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Basic Information

Mana (not to be confused with manna) is a concept of mystical energy found amongst the peoples of the Pacific Ocean and similar to the Oriental idea of chi (qi/ki/whatever). Mana manifests itself primarily as power and authority, but can also be seen as raw vitality, natural force or magical prowess - people have mana, which they can gain or lose through their actions, and which can be given to them or stolen from them, whether deliberately or inadvertently. Animals also have mana, according to their type and status, natural phenomena have or contain mana (indeed in some languages "mana" can also mean a storm) and mana also flows and pools in the landscape. The details of how mana is gained, lost and used, of who has it and how it can be identified vary from culture to culture but the basic concept seems fairly resilient. Some societies have extensive ritual practices to defend against mana theft, or inadvertent loss of mana and dietary practices (up to and including cannibalism) based on which foods are said to increase or decrease mana.

This concept of free-flowing mystical energies has since been "borrowed" by a variety of fictional magic systems as an alternative name for spell points, but usually without the added complications of the original cultures.

Similar concepts from other cultures (besides qi) would be prana (Indian), vis (Greco-Roman), teotl (Aztec) and possibly orgone energy.



Game and Story Use

  • Adding authentic taboos to a fantasy style mana system helps with flaws or disadvantages for a point-buy system: your wizard may have to abstain from some quite random activities or foods to avoid losing mana.
    • In a point-buy system, feel free to use these taboos as an excuse to buy disadvantages to balance out the cost of your wizarding.
    • When system building, feel free to make the taboos literally random - as in have a table on which the players need to roll. Put it near the end of character creation to punish gen-crapping.
  • Also, the idea of mana expressing itself as charisma, luck and what have you - suddenly the POW stat in RuneQuest makes a lot more sense.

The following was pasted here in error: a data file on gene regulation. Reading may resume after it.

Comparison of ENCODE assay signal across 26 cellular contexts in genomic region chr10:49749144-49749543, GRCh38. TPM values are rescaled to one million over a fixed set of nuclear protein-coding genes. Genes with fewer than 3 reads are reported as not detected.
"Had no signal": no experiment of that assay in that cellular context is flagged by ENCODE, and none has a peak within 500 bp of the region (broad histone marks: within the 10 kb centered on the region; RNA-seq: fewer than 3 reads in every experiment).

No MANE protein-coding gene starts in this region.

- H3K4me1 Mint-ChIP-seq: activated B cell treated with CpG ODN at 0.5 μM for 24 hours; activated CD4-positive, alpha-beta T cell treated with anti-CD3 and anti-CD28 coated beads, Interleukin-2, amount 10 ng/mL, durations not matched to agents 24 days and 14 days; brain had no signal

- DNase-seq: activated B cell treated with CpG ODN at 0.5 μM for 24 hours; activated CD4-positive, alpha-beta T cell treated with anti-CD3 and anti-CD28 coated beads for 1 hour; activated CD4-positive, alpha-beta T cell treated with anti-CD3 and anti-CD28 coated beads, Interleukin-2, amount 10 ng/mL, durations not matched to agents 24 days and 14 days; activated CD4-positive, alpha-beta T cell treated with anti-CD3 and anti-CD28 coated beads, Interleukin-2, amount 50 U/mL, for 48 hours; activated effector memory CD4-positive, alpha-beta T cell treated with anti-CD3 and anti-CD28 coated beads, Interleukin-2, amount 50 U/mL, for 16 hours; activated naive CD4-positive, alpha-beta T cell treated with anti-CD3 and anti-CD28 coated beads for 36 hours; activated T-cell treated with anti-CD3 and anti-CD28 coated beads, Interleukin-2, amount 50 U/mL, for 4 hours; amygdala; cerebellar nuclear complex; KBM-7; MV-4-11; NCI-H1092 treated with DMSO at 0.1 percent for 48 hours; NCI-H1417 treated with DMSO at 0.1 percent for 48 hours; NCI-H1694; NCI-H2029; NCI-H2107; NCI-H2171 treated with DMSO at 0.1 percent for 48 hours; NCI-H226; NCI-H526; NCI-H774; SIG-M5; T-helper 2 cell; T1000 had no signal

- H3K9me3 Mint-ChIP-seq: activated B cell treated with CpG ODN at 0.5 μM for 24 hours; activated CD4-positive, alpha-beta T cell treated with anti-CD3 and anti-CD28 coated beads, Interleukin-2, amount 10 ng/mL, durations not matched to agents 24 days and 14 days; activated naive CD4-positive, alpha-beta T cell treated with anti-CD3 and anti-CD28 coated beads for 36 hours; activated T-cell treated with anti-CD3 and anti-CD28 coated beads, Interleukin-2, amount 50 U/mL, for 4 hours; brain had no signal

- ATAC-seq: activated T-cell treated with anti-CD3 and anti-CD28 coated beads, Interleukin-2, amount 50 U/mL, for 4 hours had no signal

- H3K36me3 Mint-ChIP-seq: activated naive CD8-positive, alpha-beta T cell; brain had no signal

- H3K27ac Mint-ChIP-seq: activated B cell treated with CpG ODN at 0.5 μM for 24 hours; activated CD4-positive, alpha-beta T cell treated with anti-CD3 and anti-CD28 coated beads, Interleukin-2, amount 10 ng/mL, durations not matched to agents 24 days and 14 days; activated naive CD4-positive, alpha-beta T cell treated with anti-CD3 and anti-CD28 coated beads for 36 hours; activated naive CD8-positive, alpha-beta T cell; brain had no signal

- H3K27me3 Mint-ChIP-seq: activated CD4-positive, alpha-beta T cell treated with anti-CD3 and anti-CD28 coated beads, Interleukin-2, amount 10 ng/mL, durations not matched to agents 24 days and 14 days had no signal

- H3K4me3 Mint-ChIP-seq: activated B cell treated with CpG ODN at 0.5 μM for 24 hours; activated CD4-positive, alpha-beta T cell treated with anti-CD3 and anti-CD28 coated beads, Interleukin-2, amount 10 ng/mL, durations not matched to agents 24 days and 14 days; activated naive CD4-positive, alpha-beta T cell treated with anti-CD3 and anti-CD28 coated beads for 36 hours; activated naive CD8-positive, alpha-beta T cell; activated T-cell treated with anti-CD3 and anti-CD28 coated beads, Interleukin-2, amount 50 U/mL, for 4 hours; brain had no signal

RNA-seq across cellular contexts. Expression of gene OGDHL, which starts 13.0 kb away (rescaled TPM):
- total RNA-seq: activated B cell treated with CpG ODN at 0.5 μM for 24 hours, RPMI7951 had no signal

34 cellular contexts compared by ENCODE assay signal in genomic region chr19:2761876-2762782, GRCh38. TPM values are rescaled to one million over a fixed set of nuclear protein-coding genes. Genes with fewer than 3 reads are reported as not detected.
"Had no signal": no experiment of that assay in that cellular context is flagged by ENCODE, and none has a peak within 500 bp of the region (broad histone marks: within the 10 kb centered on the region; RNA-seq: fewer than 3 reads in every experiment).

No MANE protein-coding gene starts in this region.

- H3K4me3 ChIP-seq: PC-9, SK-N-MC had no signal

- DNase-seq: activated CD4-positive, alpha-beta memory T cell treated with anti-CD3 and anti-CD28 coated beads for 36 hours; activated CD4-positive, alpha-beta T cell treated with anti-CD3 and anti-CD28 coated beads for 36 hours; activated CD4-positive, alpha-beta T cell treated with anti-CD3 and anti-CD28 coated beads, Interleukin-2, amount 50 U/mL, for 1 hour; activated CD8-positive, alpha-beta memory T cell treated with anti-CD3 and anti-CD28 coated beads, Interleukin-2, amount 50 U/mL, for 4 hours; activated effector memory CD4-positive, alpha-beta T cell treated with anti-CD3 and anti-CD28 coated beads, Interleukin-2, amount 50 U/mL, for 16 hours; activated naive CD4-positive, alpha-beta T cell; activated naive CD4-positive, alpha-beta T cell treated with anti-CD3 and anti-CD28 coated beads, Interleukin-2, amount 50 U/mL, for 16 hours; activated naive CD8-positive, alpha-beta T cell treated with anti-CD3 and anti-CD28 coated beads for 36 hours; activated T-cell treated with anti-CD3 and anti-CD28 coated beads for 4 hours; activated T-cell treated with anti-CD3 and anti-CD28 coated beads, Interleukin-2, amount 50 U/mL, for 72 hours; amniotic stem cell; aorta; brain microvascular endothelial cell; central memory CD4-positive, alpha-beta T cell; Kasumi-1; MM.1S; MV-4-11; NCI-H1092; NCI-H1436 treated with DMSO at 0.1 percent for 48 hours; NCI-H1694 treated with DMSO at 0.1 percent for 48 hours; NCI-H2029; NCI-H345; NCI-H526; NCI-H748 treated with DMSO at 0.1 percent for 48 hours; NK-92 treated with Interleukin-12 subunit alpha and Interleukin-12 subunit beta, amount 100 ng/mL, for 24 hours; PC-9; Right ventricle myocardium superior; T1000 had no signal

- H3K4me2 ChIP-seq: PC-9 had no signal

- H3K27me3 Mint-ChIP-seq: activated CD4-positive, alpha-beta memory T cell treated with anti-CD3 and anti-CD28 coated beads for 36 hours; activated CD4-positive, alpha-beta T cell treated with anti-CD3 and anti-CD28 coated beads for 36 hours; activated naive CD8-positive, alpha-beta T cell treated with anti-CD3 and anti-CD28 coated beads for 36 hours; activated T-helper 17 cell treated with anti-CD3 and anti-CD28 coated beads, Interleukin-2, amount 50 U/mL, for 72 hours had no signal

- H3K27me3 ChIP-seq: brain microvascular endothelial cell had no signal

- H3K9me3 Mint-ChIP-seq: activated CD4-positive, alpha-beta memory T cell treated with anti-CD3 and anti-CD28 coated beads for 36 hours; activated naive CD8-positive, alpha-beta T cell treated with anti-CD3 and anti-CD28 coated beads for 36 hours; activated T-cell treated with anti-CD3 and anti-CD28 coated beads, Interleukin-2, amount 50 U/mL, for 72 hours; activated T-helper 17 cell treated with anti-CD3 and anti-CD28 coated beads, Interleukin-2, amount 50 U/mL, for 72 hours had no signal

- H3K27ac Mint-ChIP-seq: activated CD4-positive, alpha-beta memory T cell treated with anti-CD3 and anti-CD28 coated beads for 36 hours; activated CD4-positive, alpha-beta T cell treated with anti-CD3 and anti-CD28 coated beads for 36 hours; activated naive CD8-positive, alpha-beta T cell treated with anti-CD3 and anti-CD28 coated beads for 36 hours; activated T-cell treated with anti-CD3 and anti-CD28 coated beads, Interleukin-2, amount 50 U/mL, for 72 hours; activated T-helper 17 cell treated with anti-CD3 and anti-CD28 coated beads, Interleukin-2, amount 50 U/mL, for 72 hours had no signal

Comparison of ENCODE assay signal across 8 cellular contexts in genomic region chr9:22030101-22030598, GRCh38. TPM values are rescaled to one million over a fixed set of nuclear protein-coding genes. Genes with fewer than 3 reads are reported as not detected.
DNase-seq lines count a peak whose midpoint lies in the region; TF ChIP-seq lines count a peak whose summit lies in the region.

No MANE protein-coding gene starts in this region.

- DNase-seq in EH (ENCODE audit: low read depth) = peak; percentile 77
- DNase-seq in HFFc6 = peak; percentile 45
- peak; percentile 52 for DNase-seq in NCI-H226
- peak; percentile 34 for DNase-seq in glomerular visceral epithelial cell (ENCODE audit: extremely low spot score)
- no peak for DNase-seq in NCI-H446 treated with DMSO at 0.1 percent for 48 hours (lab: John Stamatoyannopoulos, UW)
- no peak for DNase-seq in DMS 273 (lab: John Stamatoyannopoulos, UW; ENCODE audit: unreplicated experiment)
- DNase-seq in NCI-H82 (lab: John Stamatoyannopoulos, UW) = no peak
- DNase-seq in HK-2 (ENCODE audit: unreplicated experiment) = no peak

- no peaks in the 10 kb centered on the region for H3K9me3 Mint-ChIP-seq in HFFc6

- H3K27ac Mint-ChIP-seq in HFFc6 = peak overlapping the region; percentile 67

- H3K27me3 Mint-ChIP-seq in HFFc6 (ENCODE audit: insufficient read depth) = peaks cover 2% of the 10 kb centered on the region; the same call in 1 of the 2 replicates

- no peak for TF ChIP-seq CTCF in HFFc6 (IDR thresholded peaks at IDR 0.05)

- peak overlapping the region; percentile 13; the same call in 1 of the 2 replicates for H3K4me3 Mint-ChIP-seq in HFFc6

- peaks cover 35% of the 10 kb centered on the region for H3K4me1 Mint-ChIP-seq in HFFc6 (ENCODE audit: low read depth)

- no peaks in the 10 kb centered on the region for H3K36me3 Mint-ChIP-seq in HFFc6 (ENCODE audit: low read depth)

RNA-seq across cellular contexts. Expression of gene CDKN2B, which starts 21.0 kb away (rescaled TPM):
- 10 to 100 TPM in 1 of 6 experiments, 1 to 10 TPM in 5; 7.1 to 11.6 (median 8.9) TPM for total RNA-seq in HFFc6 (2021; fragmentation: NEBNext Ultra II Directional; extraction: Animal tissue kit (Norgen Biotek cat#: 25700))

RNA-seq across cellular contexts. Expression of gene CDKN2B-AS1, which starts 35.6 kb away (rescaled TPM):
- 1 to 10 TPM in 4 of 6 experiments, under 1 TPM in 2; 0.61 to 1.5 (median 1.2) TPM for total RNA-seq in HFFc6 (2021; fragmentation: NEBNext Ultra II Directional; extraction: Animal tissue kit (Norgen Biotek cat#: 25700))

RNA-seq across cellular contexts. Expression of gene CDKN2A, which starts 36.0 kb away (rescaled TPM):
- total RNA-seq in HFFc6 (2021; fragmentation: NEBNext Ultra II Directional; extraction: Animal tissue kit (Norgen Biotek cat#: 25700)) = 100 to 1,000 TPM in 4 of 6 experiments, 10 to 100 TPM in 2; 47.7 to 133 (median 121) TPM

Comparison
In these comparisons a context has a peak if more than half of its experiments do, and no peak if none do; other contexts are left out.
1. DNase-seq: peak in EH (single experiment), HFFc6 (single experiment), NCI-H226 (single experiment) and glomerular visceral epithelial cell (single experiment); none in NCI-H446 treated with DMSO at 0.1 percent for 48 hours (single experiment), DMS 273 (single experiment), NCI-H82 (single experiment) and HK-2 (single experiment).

• This could be an interesting mechanism to add to your fRPG rules: expending your mana gives you a hit to social skills (much as losing fatigue points or hitpoints might deplete your physical skills).
    • It could also explain the "geek wizard" cliche: if you burn off your mana doing magic, you'll suffer socially. The "jock" fighter who has the magical talent of a dead dog never burns off any mana and can save it all for being a popular, prestigious hero.
  • And the ability steal mana from people, sometimes without meaning to.
  • Likewise the concept of your diet influencing your mana - there are some quite dark implications to the idea that cannibalising someone is a good source of magical power…
  • Naturally the flowing and pooling of mana in the landscape also explains ley lines, stone circles and other such things…
    • Potentially (ahem) some of these stone circles and what have you may turn out to be mana accumulators of some species… or converters, transforming the power of the land into something more easily used by man.
  • If, for example, a storm has mana (and traditionally they do) then it might well be possible to tap that mana for a working - or dissipate the storm by stealing enough mana. Or, conversely, to raise a storm by dumping enough mana into the atmosphere.
  • Presumably if animals and … maybe plants … have mana then it can be concentrated in some organ that you can cut off and use as a power component. This may eventually bring us back again to stealing mana from people and, eventually, cannibalism. Which, let's face it, was not unheard of in some of the areas where the belief in mana originated…
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